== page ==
4 best monopods
(how to choose the best monopod)

Are you searching to find which monopods are the best monopods? You likely know by now that there are too many choices. It may feel be similar to the search for a new a car.

You have a ton of variety, with many features and benefits. Then, there's a wide range of price levels to add to the confusion. Camera monopods are like that too. Here are 4 top rated monopods.

Monopod choosing poem

The best monopod for you could be the one that just "Feels Just Right". If you have just started to look for your first monopod, this guide will help. If you already have some experience with using a monopod, then you likely already know some of the things you like and don't like about your current monopod.

A good place to start is by knowing some of the various different features that monopods have.

Here is an article on monopods discussing the advantages and disadvantages of specific features: Monopod Reviews.

Price is one of the biggest factors people focus on first.

The old adage that you get what you pay for is generally true, but it's extremely important to think about two other things as well. Specifically the kind of photography you are doing and the camera-lens combination that you are shooting with are just as important. If you use your monopod only when you're shooting video your choose for the best monopod will be different than mine. I use my monopod for shooting portraits in low light situations and for shooting wildlife, specifically bird photography.

Manfrotto Monopod 694 CX

Prices range from about $350 for a Gitzo 6-section, 6x carbon fiber Traveler Monopod to around $11 for the cheapo, mostly plastic, no-name brands.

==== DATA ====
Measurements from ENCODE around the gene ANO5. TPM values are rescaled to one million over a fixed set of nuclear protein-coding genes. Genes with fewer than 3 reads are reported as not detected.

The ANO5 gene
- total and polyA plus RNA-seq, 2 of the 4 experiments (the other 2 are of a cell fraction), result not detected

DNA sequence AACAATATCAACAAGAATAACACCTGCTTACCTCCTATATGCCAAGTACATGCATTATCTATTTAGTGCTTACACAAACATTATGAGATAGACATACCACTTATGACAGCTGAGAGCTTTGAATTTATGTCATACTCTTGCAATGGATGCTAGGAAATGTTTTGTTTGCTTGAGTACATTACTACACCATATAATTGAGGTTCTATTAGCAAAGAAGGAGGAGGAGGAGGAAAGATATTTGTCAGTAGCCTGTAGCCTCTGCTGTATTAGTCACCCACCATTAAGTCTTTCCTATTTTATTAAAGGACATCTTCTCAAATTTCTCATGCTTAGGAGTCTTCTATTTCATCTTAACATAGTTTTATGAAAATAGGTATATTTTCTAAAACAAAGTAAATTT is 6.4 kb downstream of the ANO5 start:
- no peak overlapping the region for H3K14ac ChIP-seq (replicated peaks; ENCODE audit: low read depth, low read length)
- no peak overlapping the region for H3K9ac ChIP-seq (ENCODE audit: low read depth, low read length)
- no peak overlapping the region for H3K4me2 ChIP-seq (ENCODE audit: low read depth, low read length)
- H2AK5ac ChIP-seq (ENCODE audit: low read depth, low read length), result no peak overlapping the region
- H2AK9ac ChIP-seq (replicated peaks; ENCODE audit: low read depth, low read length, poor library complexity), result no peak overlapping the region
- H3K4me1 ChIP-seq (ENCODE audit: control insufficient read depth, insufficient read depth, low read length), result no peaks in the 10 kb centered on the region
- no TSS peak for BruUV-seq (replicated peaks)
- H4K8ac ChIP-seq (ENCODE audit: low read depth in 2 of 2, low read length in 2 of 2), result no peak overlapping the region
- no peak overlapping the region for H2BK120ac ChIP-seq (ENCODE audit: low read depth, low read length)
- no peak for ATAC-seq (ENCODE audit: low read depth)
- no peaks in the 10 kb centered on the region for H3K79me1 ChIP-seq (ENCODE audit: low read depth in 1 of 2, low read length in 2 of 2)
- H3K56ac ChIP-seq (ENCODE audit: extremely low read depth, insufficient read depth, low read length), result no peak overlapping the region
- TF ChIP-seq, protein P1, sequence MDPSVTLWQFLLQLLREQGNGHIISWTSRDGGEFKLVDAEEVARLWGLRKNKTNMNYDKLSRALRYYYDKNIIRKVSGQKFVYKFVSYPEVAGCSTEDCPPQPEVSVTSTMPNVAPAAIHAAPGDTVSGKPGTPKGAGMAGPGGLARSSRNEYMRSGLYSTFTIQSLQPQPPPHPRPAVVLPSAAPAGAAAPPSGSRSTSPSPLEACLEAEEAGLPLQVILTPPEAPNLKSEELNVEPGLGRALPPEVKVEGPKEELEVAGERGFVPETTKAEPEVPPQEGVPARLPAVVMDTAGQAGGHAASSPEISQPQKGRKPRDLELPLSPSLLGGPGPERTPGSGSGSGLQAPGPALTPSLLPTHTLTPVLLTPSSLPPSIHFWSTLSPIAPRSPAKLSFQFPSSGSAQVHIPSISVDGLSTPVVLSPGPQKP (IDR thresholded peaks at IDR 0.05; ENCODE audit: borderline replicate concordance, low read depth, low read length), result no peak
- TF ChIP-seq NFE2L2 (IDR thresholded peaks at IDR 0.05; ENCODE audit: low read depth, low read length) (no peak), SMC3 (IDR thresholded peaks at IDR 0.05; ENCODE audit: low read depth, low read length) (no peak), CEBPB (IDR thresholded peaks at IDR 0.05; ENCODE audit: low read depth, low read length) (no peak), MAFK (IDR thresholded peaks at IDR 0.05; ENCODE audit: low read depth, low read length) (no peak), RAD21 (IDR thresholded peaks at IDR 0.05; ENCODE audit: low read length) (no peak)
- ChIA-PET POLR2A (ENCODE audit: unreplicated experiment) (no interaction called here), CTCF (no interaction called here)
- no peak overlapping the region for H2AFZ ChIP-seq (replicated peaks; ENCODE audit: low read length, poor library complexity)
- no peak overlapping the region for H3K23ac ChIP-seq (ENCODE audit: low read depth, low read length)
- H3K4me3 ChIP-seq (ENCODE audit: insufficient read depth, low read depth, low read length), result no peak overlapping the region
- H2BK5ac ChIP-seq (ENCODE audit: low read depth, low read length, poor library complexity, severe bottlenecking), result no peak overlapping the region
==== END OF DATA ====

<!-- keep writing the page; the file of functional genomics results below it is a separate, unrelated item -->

These very affordable monopods can often do the job for a point and shoot camera or a compact DSLR camera without a heavy lens attached.

Usually people who buy these cheaper are not serious photographers and they are not overly surprised when their monopod breaks or becomes worn very quickly. A good monopod for most people is a happy medium somewhere in between. Many of us would like to take a tripod everywhere, but there are many times when it is not practical or even allowed.

At many sporting events, stadiums, race tracks, tennis courts, museums or botanical gardens, tripods are forbidden. Tripods can be annoying and can be hazardous where people may trip and fall.

So finding one of the best monopods is important to your photography when a tripod, for whatever reason, is not going to work. You still need to support your camera, get blurry-free images and save your arm or back muscles.

What to consider to get the best

One of the important, but often overlooked features to compare is the number of leg sections.

It's great to have the least possible number of sections, but more collapsible sections allow for a reasonable collapsed size. If your collapsed monopod is too long it becomes tougher to carry it around and you'll want to leave it at home.

Weight is another important consideration when choosing the best monopods. Sometimes you'll really want to travel lightly. Hiking and backpacking are good examples. If you are carrying everything you need, it’s easier when you have a light load.